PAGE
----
[SciPy-user] Can SciPy compute ln(640320**3 + 744)/163**.5 to 30 places?
Dick Moores
rdmoores at gmail.com
Mon Jan 15 01:56:39 CST 2007
On 1/14/07, Robert Kern <robert.kern at gmail.com> wrote:
> Dick Moores wrote:
> > On 1/14/07, Robert Kern <robert.kern at gmail.com> wrote:
> >> Dick Moores wrote:
> >>> Please show me how to do that in just plain python. I don't have or
> >>> know ipython.
> >> It's the same.
> >
> > OK. Bryan Van de Ven's code lacked an import statement, a precision
> > statement, and a print statement. So I tried
> > =====================
> > # clnumTest2-a.py
> >
> > import clnum as cl
> > cl.set_default_precision(50)
> > a = cl.log(640320**3 + 744)/cl.sqrt(163)
> >
> > print cl.mpq(a)
> > =====================
> > And got
> > 181338285223186289202345004581/57721768930156197489438103340
> > Doing that division at the python interactive prompt gets me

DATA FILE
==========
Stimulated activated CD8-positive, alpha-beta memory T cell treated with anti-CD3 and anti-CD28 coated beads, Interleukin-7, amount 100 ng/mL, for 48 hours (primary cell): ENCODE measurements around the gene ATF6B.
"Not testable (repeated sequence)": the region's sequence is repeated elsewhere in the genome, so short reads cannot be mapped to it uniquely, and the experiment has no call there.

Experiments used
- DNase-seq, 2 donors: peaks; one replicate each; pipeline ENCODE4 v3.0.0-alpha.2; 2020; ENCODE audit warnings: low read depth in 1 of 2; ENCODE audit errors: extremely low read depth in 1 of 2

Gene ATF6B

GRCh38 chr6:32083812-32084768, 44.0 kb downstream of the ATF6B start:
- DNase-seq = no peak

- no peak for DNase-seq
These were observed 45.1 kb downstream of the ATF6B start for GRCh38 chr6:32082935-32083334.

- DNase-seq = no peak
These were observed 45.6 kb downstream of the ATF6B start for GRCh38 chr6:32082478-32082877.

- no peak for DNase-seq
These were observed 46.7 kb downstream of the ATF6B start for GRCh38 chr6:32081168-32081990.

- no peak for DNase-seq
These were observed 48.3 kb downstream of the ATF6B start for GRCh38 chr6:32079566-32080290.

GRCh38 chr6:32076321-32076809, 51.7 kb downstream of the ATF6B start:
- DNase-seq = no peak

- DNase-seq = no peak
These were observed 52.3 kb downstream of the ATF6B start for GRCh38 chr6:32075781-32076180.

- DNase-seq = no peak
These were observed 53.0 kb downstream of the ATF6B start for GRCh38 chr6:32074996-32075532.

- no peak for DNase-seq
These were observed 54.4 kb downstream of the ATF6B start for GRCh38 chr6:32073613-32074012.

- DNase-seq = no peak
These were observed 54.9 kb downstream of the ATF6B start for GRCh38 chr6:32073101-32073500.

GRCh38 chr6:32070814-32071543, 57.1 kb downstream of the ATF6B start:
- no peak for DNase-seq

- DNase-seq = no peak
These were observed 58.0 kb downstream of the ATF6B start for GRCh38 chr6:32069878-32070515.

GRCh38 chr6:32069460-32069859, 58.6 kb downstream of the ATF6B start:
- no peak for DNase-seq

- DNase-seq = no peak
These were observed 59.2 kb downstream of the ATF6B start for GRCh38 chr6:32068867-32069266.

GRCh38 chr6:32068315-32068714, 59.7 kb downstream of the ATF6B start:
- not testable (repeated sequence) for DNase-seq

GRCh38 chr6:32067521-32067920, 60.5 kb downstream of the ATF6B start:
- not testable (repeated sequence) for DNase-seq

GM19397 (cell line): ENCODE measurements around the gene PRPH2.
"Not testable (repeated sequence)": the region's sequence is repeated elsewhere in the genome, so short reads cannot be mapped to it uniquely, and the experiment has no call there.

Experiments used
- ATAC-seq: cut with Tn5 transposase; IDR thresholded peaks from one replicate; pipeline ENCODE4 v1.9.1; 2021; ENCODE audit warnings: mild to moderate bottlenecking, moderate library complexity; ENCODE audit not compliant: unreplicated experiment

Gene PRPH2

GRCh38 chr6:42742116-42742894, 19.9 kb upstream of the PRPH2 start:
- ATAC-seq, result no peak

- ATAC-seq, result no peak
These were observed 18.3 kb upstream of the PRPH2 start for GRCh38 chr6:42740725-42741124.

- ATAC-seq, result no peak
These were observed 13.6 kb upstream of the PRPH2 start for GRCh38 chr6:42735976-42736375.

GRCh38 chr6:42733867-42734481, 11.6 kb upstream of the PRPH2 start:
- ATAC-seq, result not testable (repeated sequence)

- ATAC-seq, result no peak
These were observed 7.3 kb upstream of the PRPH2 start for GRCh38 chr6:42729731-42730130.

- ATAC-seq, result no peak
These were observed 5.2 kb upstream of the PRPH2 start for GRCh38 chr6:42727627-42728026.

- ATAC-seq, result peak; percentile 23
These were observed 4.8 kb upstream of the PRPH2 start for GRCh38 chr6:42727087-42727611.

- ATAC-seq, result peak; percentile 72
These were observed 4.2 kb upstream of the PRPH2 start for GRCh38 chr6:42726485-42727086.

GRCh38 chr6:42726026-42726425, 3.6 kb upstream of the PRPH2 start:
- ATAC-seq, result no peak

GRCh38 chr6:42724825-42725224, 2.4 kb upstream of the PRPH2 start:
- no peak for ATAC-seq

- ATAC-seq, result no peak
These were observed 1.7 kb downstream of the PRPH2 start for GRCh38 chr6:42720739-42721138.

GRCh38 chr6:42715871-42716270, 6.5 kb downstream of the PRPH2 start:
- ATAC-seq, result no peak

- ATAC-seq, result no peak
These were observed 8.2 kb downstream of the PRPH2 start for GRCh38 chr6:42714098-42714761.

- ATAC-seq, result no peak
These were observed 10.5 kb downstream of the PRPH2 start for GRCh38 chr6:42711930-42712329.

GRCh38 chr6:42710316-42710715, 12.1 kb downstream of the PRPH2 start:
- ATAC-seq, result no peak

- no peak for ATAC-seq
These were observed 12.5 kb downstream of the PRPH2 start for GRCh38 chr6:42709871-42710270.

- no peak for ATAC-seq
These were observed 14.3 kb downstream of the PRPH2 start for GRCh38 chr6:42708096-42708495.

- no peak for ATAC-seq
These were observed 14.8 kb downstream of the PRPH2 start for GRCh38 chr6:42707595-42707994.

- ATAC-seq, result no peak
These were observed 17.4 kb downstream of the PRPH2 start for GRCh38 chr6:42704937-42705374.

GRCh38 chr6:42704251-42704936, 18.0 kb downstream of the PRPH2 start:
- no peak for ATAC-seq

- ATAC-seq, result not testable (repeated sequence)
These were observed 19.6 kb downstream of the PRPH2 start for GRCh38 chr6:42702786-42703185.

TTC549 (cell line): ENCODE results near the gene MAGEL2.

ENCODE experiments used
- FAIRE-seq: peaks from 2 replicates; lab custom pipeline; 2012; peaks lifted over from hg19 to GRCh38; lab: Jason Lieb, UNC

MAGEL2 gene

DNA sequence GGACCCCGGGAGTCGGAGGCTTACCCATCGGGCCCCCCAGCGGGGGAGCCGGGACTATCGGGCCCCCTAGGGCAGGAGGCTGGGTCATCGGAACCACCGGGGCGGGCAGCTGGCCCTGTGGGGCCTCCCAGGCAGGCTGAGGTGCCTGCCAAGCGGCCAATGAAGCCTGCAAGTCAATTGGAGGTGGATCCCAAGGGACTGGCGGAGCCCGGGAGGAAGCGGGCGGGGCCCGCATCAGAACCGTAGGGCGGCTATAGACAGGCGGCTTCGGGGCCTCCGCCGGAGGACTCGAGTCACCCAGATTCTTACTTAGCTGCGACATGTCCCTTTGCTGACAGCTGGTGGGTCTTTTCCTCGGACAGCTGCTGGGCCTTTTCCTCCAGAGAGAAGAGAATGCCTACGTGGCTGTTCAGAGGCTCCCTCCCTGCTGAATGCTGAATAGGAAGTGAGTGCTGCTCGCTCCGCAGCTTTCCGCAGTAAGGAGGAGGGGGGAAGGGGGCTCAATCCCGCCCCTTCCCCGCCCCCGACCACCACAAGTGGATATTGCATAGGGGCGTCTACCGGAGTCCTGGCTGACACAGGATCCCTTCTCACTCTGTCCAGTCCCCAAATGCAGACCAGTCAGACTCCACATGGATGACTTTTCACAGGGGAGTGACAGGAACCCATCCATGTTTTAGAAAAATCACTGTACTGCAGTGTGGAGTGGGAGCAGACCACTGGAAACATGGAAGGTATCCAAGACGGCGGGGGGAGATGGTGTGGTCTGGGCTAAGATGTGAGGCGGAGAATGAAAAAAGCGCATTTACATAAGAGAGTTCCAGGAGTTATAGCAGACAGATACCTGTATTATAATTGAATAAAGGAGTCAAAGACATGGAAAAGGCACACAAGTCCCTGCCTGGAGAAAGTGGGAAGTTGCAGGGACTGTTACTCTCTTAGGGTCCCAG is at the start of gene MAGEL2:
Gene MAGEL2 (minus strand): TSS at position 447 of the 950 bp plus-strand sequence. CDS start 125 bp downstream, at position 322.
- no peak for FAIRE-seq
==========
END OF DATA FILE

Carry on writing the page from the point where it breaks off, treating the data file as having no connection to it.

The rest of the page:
> > 3.1415926535897927
> > hardly the precision I'm after.
> >
> > Someone please show me a whole python script.
>
> Fernando already gave you exactly what you needed. You just printed it wrong.
> Doing the string interpolation through '%.50f' casts the number to a Python
> float object (16 decimal places of precision). If you were you simply print the
> object that is the result of the computation (`a` above), you will get the
> answer that you are looking for. As you can see from what Fernando showed you,
> there is in fact 50 digits of precision using clnum:
>
>
> In [16]: import clnum as n
>
> In [17]: n.set_default_precision(50)
>
> In [18]: n.log(640320**3 + 744)/n.sqrt(163)
> Out[18]: mpf('3.141592653589793238462643383279726619347549880883522422293',55)
>
Well if you mean for me to do:
=============================
# clnumTest1-b.py
import clnum as n
n.set_default_precision(50)
print n.log(640320**3 + 744)/n.sqrt(163)
==================================
That gives me 3.1415926535897932385 .
So I STILL don't understand.
Also, what are those In [16]: things all you people use? Is that line
16? If so, line 16 of what?
Dick Moores
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